The way it was done back in the day was to have the top & bottom tanks removed and the core rodded out, then the tanks reinstalled.
I agree, but I can't find a shop around here that still does that. They would also have had rods with the right cross section for the tubes, back then. My job is not as good, but I hope it will be good enough.
Looks pretty clean. I had an oil cooler on a Cat leak oil into the rad water one time. After replacing the cooler, I ran water and Dawn dish soap through it a couple of times. Really cleans out the oil.
The last shop around here that does it is closing the doors this Friday, the last day. The owner is retiring, and I assume he couldn't find a buyer, though that's just my assumption, but it's a sad day for sure. This guy would not only repair radiators, but would build a radiator for any application, good quality, brass/copper radiators that will last a lifetime. It was a great resource to have locally. Such a shame to see it go.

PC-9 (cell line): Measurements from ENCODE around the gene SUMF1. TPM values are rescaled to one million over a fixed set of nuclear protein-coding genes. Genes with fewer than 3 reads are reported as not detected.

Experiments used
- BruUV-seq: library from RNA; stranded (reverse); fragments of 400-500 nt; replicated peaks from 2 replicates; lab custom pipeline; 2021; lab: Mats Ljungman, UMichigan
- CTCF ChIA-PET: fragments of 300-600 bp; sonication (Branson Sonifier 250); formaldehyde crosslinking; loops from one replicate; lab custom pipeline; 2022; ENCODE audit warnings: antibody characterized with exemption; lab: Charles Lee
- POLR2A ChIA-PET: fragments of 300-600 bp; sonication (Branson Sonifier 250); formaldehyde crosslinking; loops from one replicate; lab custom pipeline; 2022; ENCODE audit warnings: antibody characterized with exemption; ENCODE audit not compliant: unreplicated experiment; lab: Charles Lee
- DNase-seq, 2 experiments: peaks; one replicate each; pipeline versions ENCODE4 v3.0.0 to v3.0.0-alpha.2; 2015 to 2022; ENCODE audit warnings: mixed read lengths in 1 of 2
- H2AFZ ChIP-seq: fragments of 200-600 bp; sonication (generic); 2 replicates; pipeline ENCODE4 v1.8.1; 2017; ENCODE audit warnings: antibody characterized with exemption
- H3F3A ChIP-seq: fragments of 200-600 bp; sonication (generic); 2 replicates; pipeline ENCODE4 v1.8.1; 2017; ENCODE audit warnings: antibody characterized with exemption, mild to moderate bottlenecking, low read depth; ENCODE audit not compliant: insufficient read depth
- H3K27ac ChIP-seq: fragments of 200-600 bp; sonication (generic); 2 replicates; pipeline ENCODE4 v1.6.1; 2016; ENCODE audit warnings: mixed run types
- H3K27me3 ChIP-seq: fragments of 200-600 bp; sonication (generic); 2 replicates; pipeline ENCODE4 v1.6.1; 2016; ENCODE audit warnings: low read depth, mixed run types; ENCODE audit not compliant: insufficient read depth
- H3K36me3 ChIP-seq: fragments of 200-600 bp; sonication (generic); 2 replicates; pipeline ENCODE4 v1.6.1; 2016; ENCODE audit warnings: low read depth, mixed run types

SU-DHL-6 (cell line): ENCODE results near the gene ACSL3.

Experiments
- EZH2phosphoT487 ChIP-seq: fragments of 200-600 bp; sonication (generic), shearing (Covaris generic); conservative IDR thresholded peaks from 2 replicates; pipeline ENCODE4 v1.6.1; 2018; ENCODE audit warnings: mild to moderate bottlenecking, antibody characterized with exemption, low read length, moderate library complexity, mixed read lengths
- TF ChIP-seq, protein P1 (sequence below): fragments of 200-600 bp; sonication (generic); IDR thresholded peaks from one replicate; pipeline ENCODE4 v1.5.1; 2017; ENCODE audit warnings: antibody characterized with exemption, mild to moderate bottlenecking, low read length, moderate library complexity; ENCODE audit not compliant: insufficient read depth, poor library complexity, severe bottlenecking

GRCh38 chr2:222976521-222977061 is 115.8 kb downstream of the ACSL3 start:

Same story here, except it was maybe 5 years ago. I'm 54, and that place had been open my whole life.
Well, I started on my brakes. The whole time I was working on the radiator, the drivers side rear hub looked like this:
Don't let the two wrenches confuse you. They are just spacers. There's a hell of a lot of tension in that picture. Glad I had sense enough to flip the axle nut and put it back on to save my threads. I had already tried the trick of loosening that nut a turn or two and driving around, didn't work. Three days of beating on it and spraying it with PB Blaster finally did, though. I had to straddle it facing away and take a two handed swing with my bfh on the end of that puller. Both tires off the ground so everything could move a bit. Bam, and it popped loose. The other rear hub came off easy, thank goodness. Fronts, of course, were no problem. Here's an idea of what 90 year old brakes look like: